…..unsustainable, as I said.

  16. Jon Dough says:

    Ridiculously slow…………. Too slow to matter………. Only the “chatter” has any affect and it is too minor to be separated from market “noise”……

  17. Arnold Ziffel says:

    Great body of work Mr. Richter! So much better than the click bait Zerohedge.

    • Rates says:


    • Tom T says:

      yes, gets the grey matter working, thank you Mr. Richter

    • Broker dan says:


      This site and wolfs writing is much more interesting, on point and factually based than the site you have referenced.

      Really like this analysis


      I am a graduate of Zerohedge U. Professor Tyler(s) is an excellent professor, and the ZH riffraff are a great bunch of sparing partners, but I got booted for angering the POTUS supporters which are not a great bunch when it comes to free speech.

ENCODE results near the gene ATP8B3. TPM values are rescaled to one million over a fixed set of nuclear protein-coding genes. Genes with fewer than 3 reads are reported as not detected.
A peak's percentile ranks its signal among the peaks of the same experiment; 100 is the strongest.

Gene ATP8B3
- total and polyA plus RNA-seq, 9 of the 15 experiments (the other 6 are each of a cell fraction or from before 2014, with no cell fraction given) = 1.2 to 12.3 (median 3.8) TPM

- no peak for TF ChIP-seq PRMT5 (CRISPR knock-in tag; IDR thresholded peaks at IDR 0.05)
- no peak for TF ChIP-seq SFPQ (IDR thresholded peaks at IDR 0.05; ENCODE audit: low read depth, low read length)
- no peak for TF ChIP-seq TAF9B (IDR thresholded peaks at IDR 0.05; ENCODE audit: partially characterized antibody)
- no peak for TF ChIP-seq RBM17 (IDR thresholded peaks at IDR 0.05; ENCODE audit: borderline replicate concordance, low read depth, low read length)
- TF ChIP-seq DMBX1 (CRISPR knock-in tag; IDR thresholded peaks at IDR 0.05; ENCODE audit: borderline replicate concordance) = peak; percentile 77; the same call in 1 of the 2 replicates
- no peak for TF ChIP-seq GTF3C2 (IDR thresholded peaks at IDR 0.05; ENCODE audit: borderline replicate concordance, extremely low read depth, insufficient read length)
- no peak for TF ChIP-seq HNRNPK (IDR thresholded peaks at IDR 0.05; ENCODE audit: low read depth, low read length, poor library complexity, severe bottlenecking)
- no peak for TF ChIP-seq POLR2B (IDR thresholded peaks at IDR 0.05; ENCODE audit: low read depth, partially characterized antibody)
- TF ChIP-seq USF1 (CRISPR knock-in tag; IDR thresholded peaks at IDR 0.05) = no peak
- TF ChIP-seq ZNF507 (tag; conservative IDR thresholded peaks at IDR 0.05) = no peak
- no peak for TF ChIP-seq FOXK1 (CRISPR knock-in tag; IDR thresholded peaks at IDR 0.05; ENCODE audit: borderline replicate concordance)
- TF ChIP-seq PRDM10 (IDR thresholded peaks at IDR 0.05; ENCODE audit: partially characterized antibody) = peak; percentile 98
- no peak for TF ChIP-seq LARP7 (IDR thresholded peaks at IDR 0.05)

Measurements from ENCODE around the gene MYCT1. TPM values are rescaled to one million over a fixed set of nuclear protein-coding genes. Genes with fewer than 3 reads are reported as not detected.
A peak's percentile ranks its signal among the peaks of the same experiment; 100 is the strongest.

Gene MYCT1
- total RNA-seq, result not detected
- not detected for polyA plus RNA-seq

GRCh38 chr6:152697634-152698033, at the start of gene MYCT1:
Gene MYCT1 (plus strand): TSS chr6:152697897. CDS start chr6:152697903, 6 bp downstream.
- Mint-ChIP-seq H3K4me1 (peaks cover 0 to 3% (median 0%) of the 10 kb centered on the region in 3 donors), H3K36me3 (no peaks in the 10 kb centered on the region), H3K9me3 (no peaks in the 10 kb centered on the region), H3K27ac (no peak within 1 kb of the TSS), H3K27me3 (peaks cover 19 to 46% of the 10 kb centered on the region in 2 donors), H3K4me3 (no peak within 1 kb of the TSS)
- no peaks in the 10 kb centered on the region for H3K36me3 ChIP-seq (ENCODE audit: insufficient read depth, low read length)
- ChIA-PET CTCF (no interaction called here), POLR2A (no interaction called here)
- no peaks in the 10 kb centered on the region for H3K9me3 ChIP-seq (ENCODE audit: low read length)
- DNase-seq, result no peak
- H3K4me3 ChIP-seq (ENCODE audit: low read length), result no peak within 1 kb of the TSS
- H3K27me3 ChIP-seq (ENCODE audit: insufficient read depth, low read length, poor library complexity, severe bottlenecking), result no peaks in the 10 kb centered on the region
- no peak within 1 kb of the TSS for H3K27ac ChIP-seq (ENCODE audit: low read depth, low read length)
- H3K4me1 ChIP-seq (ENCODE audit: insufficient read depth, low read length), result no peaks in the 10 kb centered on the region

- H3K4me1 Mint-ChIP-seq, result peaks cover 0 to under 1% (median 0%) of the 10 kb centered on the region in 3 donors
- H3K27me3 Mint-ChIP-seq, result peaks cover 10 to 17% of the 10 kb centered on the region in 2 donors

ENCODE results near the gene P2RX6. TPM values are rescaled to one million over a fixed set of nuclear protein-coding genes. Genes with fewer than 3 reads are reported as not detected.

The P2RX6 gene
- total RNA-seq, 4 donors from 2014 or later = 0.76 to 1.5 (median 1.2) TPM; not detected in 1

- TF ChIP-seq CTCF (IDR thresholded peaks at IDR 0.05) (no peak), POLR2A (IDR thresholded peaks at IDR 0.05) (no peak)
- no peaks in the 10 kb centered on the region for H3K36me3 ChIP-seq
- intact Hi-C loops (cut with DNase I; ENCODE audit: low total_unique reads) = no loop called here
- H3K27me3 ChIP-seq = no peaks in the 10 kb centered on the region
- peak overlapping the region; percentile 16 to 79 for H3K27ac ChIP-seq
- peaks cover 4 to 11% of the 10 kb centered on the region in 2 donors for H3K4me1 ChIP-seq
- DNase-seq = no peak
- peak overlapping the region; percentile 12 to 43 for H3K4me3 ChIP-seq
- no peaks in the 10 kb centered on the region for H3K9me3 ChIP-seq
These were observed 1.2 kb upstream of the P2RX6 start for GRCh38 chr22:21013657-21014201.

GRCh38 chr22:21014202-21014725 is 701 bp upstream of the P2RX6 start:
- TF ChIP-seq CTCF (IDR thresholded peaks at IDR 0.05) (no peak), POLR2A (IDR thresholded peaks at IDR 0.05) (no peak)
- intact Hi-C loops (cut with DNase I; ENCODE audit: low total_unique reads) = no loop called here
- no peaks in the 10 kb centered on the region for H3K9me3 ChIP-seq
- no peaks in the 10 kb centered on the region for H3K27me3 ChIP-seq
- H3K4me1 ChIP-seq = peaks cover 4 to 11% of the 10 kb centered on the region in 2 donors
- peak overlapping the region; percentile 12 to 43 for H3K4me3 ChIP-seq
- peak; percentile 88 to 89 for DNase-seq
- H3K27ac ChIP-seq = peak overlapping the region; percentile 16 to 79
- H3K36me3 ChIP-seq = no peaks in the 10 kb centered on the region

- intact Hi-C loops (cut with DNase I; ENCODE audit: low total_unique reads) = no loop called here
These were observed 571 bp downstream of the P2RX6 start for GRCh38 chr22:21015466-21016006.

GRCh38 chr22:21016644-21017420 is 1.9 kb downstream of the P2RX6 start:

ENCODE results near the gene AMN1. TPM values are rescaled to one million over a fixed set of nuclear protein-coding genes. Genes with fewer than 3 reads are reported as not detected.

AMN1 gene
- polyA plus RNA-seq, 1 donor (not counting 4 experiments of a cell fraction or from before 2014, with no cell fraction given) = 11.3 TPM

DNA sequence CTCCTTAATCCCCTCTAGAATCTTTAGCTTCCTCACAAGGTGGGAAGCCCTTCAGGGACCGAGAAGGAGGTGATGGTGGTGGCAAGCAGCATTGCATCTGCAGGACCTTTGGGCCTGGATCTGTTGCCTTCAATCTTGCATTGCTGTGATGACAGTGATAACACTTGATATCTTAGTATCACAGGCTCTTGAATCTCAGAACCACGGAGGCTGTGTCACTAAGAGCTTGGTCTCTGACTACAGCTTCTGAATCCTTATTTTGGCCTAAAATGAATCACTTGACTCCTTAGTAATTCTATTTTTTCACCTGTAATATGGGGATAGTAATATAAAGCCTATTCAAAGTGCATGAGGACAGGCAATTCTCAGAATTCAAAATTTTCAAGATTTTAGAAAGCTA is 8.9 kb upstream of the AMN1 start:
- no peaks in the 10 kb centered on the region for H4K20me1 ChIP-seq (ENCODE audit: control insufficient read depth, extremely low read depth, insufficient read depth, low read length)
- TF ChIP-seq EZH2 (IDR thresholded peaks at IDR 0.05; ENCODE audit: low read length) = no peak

I did learn quite a bit from the Tyler(s) and the commenters. It’s not always click bait unless it’s Friday and then the Doom Porn articles come out for mosh pit analysis on the fly. Paul Craig Roberts is the best read on ZH for Doom Porn on a Friday IMHO.


  18. fandinod says:

    Wolf Richter,thanks a lot for the article post.Much thanks again. Fantastic.

  19. Broker dan says:

    So in a QE unwind World AKA QT where do you want to position yourself? If you already own a hard-asset such as real estate is the next best thing cash? Is cash is king in the near future?

  20. Rob says:

    No comments on the laggard parts of Core PCE bouncing in Jan Wolf? Core PCE could easily shoot over 2% any month.


  21. Paul says:

    IMO, One thing that’s going tpo really hit the QE unwind is junk bonds. HYG announced a sharply lower March first dividend Junk bond yields have been falling for 7 years and not just because of asset price rises. The refi activity to to QE is killing them. IMO, HYG would have to fall 50% for me to even think of buying.

    If the ten year goes to 4% at year end, whose going to buy HYG at 4.8?